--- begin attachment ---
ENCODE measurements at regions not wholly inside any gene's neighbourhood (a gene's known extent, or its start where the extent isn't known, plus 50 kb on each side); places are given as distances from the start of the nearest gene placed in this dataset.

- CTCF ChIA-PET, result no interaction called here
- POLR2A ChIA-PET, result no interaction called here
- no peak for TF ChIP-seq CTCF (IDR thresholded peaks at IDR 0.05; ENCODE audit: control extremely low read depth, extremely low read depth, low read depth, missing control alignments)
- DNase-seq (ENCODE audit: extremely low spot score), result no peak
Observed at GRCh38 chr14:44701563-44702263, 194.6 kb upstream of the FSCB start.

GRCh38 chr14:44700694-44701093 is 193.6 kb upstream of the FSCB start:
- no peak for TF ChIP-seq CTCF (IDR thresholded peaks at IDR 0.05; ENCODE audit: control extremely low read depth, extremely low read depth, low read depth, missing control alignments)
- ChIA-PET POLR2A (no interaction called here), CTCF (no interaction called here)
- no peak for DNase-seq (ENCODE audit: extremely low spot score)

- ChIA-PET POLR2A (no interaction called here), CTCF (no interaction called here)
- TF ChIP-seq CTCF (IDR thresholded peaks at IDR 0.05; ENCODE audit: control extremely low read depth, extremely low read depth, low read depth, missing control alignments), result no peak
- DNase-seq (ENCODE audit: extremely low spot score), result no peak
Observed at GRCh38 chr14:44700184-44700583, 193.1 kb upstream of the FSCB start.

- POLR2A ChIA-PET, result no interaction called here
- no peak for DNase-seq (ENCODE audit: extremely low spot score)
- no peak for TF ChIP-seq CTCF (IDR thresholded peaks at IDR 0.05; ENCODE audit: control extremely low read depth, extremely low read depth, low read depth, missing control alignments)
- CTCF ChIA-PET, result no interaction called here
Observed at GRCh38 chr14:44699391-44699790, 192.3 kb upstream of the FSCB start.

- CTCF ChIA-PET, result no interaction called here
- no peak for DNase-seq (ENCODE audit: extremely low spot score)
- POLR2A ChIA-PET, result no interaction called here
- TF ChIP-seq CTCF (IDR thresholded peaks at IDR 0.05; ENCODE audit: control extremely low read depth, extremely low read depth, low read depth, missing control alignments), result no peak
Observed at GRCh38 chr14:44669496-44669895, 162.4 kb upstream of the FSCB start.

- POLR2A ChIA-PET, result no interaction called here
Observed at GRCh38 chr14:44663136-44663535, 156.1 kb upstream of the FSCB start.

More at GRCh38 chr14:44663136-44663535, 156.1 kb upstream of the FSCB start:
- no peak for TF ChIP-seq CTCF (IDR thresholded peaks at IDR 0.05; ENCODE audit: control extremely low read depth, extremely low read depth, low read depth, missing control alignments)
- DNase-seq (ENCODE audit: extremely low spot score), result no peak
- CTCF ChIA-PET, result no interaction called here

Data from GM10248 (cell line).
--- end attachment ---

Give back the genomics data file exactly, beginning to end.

ENCODE measurements at regions not wholly inside any gene's neighbourhood (a gene's known extent, or its start where the extent isn't known, plus 50 kb on each side); places are given as distances from the start of the nearest gene placed in this dataset.

- CTCF ChIA-PET, result no interaction called here
- POLR2A ChIA-PET, result no interaction called here
- no peak for TF ChIP-seq CTCF (IDR thresholded peaks at IDR 0.05; ENCODE audit: control extremely low read depth, extremely low read depth, low read depth, missing control alignments)
- DNase-seq (ENCODE audit: extremely low spot score), result no peak
Observed at GRCh38 chr14:44701563-44702263, 194.6 kb upstream of the FSCB start.

GRCh38 chr14:44700694-44701093 is 193.6 kb upstream of the FSCB start:
- no peak for TF ChIP-seq CTCF (IDR thresholded peaks at IDR 0.05; ENCODE audit: control extremely low read depth, extremely low read depth, low read depth, missing control alignments)
- ChIA-PET POLR2A (no interaction called here), CTCF (no interaction called here)
- no peak for DNase-seq (ENCODE audit: extremely low spot score)

- ChIA-PET POLR2A (no interaction called here), CTCF (no interaction called here)
- TF ChIP-seq CTCF (IDR thresholded peaks at IDR 0.05; ENCODE audit: control extremely low read depth, extremely low read depth, low read depth, missing control alignments), result no peak
- DNase-seq (ENCODE audit: extremely low spot score), result no peak
Observed at GRCh38 chr14:44700184-44700583, 193.1 kb upstream of the FSCB start.

- POLR2A ChIA-PET, result no interaction called here
- no peak for DNase-seq (ENCODE audit: extremely low spot score)
- no peak for TF ChIP-seq CTCF (IDR thresholded peaks at IDR 0.05; ENCODE audit: control extremely low read depth, extremely low read depth, low read depth, missing control alignments)
- CTCF ChIA-PET, result no interaction called here
Observed at GRCh38 chr14:44699391-44699790, 192.3 kb upstream of the FSCB start.

- CTCF ChIA-PET, result no interaction called here
- no peak for DNase-seq (ENCODE audit: extremely low spot score)
- POLR2A ChIA-PET, result no interaction called here
- TF ChIP-seq CTCF (IDR thresholded peaks at IDR 0.05; ENCODE audit: control extremely low read depth, extremely low read depth, low read depth, missing control alignments), result no peak
Observed at GRCh38 chr14:44669496-44669895, 162.4 kb upstream of the FSCB start.

- POLR2A ChIA-PET, result no interaction called here
Observed at GRCh38 chr14:44663136-44663535, 156.1 kb upstream of the FSCB start.

More at GRCh38 chr14:44663136-44663535, 156.1 kb upstream of the FSCB start:
- no peak for TF ChIP-seq CTCF (IDR thresholded peaks at IDR 0.05; ENCODE audit: control extremely low read depth, extremely low read depth, low read depth, missing control alignments)
- DNase-seq (ENCODE audit: extremely low spot score), result no peak
- CTCF ChIA-PET, result no interaction called here

Data from GM10248 (cell line).